June 6, 2016:
Mark was sick. We’re not sure why he was sick and I wasn’t, since we were eating exactly the same food, but luckily I only had a touch of upset stomach.
After spending another cold, miserable morning breaking camp in bone-chilling mist, we set out for Boulogne-sur-Mer. This is a touristy, seaside town that boasts a well-known aquarium, as well as the requisite castle, churches, and quaint, cobblestoned old town within fortification walls. But all we were interested in was a hotel. Four solid walls. A real bed. A stunningly hot shower.
We’d found the TI staff in Abbeville so helpful a few days earlier that we decided to go straight to the TI office in Boulogne and ask them to help us find accommodations.
We had been slowly increasing our mileage (kilometerage?), but today we had to throttle back. And instead of Mark navigating and the two of us taking turns fighting the headwinds, I lead the entire way. (And no, despite my navigational defects, we didn’t end up in China.)
We straggled into Boulogne and found the TI office on the far end of town. We locked up our bikes outside and happily noted the “WiFi Gratuit” (free wifi) sign on the door as we entered. As soon as we walked in, however, we noted a decidedly different ambiance at this TI office than the one in Abbeville. First, it was small and cramped, with no chairs, table, or counter space for customers. And the staff barely acknowledged our presence as we walked in.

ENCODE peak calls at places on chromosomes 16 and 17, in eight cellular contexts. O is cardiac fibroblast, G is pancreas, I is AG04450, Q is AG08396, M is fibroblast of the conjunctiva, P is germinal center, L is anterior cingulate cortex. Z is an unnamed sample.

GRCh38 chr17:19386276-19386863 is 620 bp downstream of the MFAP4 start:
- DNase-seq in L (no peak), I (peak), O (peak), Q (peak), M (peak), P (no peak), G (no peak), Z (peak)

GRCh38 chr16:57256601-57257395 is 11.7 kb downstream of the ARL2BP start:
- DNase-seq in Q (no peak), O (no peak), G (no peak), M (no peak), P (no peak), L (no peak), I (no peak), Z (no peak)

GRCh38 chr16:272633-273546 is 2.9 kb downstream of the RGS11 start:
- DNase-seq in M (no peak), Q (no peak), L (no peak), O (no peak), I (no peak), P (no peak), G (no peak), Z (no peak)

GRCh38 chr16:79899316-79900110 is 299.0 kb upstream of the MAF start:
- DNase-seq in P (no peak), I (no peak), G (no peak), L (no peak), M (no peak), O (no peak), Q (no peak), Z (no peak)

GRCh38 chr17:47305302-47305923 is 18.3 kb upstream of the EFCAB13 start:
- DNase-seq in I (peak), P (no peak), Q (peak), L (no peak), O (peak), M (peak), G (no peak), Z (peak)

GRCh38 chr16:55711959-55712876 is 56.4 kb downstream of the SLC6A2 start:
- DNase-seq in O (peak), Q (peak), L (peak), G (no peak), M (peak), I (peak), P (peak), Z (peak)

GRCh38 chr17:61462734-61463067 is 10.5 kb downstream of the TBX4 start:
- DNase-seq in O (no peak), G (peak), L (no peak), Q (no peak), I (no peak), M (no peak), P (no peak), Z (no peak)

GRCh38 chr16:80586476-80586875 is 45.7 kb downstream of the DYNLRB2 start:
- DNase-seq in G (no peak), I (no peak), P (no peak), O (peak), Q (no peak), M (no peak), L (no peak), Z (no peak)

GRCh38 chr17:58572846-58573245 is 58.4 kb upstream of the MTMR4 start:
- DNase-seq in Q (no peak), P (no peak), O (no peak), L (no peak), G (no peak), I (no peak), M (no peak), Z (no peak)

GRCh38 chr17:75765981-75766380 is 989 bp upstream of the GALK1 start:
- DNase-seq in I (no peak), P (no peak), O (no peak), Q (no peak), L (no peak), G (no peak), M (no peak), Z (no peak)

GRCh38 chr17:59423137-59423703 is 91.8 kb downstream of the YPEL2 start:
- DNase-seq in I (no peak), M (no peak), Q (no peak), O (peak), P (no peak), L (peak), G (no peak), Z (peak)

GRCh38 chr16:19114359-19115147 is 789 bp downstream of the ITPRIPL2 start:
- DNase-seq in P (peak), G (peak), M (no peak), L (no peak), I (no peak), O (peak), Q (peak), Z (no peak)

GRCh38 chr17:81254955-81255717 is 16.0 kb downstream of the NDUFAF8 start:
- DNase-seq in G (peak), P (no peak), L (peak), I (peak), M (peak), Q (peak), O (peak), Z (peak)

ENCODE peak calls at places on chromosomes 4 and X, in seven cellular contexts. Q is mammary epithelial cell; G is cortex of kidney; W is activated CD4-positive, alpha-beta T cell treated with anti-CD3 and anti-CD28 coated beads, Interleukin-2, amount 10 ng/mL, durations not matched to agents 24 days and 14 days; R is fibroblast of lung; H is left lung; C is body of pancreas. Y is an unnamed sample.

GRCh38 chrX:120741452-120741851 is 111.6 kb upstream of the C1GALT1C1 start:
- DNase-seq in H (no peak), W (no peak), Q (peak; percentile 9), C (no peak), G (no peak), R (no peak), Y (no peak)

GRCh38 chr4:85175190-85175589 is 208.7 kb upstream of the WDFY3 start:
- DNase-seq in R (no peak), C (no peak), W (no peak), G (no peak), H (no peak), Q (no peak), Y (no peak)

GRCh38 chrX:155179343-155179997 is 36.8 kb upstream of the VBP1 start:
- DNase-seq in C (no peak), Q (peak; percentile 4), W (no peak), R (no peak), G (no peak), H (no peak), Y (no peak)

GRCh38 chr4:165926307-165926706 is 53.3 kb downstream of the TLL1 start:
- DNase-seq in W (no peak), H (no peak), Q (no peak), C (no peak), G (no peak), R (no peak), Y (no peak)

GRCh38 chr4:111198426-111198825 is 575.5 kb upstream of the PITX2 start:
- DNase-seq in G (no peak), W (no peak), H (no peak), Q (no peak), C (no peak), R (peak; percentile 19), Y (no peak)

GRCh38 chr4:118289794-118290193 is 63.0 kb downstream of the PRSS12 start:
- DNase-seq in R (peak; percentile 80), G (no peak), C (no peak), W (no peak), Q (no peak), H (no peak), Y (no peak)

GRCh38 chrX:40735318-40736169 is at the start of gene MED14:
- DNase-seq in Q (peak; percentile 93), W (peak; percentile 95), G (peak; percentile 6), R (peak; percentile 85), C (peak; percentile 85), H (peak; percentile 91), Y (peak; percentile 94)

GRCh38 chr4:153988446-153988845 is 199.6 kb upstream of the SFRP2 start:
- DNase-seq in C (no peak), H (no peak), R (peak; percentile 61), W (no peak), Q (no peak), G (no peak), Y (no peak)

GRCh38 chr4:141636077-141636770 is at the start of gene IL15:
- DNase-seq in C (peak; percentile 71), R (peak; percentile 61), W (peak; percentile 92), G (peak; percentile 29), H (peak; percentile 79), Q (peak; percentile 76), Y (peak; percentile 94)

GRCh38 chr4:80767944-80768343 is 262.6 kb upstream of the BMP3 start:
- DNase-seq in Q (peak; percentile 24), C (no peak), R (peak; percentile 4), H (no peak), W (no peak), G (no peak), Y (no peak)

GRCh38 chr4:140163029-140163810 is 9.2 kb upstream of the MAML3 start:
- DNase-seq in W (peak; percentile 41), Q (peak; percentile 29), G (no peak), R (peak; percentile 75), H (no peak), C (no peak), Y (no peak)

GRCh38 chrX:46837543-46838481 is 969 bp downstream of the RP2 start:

Mark, feeling decidedly ill after cycling nearly 35 km, had no option but to lay down on the floor against a back wall. I found a tall stool hidden behind a rack of tourist brochures, pulled out the laptop, and connected to the TI wifi. As advertised, the wifi was free…for 15 minutes only!
Trying to make the most of my 15 minutes, I searched some or our common hotel websites: Booking.com, Hotels.com, Trip Advisor, etc. What we didn’t account for when we made our grand plan that morning is that this is Saturday. The Weekend. Everything was either sold out or expensive. Even the Ibis, somewhere between Motel 6 and Holiday Inn Express, cost nearly €100 per night. Paying that for one night would be bad enough, but we were looking to stay for a few days to wait out the weather and for Mark to feel better.
I found some potentially inexpensive B&B options on Trip Advisor, but when I tried calling, most people didn’t speak English. I asked the TI employee if he knew any of the B&Bs, and he said he was only familiar with two. He called those two, but one didn’t answer the phone and the other was booked. I asked him to call the others to ask about their availability on my behalf, but he refused! He is only allowed to interact with “partner” accommodations (e.g., accommodations that pay to be listed at the TI office). I finally convinced him to call the youth hostel for us. He reported back that it, too, was sold out.